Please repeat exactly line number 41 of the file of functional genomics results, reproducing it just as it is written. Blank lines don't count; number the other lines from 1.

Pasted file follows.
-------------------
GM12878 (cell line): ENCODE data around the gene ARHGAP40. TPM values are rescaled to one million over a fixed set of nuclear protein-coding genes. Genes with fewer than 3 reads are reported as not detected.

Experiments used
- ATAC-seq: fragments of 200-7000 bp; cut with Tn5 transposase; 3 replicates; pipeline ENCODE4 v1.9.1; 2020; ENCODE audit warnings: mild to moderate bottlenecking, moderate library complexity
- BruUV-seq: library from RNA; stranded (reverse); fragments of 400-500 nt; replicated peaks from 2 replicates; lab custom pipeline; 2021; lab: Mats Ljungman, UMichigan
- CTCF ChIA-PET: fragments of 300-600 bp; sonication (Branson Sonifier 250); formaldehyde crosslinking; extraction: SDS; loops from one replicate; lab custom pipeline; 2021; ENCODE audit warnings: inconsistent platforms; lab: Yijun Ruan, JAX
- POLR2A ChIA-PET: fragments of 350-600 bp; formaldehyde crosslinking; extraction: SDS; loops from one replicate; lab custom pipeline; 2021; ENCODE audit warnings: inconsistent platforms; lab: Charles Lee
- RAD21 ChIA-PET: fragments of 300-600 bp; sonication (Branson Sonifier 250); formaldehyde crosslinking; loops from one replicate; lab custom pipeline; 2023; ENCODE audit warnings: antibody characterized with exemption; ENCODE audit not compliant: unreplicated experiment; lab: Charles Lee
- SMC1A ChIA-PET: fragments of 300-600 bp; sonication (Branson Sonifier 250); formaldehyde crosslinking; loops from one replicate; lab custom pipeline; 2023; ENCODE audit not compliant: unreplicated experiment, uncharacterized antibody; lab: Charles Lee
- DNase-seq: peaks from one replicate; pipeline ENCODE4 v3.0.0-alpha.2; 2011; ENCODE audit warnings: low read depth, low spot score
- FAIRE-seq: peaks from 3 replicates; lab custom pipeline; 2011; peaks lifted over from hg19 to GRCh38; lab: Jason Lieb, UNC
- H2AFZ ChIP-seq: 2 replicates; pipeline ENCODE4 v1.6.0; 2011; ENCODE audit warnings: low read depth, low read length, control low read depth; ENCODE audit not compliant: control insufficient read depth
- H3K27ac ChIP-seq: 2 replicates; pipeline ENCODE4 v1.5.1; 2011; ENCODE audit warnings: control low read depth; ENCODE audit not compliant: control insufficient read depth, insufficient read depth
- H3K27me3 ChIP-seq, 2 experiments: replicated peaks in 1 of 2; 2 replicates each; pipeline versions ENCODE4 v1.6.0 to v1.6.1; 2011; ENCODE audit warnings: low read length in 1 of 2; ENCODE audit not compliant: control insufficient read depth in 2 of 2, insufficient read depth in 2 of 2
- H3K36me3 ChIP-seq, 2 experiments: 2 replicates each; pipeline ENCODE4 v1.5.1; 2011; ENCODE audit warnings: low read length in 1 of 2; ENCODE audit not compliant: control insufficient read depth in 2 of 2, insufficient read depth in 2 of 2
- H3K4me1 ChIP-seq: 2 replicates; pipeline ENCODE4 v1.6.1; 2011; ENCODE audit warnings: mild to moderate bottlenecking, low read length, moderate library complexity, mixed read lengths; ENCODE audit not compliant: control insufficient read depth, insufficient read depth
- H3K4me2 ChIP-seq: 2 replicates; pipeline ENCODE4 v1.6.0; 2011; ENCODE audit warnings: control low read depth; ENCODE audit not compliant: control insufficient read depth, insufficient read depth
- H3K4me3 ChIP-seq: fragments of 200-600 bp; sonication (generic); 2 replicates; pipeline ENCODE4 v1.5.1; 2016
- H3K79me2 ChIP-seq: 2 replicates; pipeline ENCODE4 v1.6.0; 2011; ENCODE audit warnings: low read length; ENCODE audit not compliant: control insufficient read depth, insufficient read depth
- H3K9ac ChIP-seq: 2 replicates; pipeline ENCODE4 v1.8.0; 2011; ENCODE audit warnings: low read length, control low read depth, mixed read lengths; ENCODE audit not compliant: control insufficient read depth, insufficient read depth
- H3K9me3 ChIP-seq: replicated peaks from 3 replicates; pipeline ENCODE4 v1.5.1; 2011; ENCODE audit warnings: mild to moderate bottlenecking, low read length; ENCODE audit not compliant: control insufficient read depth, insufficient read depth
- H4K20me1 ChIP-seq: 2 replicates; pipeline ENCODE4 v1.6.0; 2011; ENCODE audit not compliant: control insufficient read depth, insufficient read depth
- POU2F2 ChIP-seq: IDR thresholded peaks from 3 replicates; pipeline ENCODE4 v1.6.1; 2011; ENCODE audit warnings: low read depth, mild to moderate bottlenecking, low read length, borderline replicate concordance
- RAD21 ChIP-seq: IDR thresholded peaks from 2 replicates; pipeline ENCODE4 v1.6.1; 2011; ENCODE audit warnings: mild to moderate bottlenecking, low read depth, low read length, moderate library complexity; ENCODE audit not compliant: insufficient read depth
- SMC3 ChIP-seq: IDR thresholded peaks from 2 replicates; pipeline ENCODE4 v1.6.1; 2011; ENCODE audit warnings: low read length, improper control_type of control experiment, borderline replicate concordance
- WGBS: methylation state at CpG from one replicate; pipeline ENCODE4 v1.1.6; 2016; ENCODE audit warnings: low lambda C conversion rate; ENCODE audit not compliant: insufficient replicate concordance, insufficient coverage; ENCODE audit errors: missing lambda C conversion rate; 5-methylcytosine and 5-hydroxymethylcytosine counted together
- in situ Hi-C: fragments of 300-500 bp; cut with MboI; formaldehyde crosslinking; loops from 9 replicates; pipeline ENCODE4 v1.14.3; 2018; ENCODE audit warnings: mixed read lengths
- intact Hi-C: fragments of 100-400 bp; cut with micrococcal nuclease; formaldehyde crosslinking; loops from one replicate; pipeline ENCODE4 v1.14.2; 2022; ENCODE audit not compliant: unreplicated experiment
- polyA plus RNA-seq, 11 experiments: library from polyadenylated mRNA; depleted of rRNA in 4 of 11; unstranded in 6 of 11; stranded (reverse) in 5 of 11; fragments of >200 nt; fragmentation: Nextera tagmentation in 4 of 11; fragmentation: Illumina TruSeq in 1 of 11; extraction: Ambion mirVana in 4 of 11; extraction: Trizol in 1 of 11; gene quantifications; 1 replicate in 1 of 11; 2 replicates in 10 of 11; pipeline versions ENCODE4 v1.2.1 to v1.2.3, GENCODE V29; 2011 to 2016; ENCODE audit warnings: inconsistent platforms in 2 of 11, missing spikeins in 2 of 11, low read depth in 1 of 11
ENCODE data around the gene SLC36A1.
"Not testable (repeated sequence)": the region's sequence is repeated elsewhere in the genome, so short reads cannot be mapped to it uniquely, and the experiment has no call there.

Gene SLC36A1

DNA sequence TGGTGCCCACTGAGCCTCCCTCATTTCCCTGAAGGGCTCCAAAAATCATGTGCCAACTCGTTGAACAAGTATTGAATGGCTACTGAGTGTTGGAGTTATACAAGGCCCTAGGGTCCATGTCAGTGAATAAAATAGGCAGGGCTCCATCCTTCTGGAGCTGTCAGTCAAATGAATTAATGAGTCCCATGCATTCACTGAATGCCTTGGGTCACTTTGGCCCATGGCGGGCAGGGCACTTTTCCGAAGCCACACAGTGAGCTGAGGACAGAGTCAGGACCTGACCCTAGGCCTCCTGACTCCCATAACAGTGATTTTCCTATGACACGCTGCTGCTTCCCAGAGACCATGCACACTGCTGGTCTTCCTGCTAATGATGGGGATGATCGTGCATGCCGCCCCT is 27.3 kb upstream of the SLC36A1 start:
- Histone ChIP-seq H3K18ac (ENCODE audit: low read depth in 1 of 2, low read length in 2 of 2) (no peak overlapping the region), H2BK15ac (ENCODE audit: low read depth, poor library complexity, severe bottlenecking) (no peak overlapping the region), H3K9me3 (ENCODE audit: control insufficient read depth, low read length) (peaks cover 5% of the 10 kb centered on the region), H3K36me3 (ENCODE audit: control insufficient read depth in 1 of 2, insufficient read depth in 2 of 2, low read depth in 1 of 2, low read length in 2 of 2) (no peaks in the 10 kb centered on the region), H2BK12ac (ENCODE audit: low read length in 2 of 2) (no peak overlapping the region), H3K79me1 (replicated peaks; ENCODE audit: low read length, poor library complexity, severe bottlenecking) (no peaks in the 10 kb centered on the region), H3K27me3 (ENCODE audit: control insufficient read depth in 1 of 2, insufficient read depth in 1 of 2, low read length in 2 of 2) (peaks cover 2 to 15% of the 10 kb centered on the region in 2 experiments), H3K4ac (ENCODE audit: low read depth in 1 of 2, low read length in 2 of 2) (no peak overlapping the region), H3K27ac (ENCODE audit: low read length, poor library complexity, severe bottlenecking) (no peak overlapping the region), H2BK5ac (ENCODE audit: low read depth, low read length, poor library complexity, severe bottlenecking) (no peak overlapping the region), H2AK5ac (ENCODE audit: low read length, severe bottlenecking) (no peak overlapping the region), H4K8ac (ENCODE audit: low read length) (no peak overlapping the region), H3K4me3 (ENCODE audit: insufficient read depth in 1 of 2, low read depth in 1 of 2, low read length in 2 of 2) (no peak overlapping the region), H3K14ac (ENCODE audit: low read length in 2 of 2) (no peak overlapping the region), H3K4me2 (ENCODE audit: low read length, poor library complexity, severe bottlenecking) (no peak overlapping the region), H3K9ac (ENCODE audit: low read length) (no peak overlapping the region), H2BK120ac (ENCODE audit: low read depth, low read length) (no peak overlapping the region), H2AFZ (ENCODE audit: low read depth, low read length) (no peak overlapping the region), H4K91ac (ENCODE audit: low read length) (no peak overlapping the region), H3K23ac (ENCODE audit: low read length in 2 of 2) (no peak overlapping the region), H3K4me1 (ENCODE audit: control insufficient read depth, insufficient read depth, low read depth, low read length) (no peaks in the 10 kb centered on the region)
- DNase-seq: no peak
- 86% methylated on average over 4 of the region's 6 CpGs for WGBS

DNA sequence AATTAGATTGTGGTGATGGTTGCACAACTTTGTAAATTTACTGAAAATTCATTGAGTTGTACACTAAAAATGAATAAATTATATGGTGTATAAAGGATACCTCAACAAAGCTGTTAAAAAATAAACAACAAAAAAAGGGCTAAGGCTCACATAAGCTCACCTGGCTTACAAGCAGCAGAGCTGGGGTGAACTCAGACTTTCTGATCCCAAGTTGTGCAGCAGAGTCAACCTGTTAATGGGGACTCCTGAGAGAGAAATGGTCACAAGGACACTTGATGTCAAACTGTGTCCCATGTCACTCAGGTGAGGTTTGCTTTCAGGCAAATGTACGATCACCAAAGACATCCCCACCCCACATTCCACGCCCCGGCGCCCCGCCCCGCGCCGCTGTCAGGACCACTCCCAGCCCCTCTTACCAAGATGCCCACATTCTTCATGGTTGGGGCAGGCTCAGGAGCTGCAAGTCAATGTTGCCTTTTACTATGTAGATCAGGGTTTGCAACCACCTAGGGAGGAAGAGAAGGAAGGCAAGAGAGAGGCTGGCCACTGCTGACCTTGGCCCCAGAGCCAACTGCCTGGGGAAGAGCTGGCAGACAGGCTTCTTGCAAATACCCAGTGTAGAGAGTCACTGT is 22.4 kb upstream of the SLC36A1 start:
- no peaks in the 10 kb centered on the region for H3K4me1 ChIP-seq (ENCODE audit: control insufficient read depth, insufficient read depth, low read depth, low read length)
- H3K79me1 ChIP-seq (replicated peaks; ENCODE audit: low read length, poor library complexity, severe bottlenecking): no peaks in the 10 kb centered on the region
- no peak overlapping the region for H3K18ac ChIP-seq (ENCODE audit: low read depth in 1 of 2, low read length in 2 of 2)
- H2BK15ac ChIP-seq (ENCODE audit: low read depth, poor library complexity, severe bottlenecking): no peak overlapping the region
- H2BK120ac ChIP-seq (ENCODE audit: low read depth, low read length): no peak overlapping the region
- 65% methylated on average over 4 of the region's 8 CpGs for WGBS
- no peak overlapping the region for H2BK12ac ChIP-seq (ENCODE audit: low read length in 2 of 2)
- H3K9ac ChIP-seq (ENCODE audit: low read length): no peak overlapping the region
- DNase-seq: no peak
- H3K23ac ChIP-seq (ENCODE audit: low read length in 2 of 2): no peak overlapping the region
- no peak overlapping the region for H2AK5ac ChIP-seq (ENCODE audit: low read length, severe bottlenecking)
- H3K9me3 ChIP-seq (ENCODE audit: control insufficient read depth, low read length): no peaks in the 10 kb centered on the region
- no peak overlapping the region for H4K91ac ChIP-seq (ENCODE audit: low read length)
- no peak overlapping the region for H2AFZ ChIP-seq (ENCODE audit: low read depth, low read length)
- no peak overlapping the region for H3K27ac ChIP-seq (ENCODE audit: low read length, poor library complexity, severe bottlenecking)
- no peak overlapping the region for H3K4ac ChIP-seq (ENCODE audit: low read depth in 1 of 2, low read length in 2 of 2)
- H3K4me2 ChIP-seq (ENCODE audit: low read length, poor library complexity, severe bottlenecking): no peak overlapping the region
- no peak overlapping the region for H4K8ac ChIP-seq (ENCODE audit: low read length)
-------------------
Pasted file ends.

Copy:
- H2BK120ac ChIP-seq (ENCODE audit: low read depth, low read length): no peak overlapping the region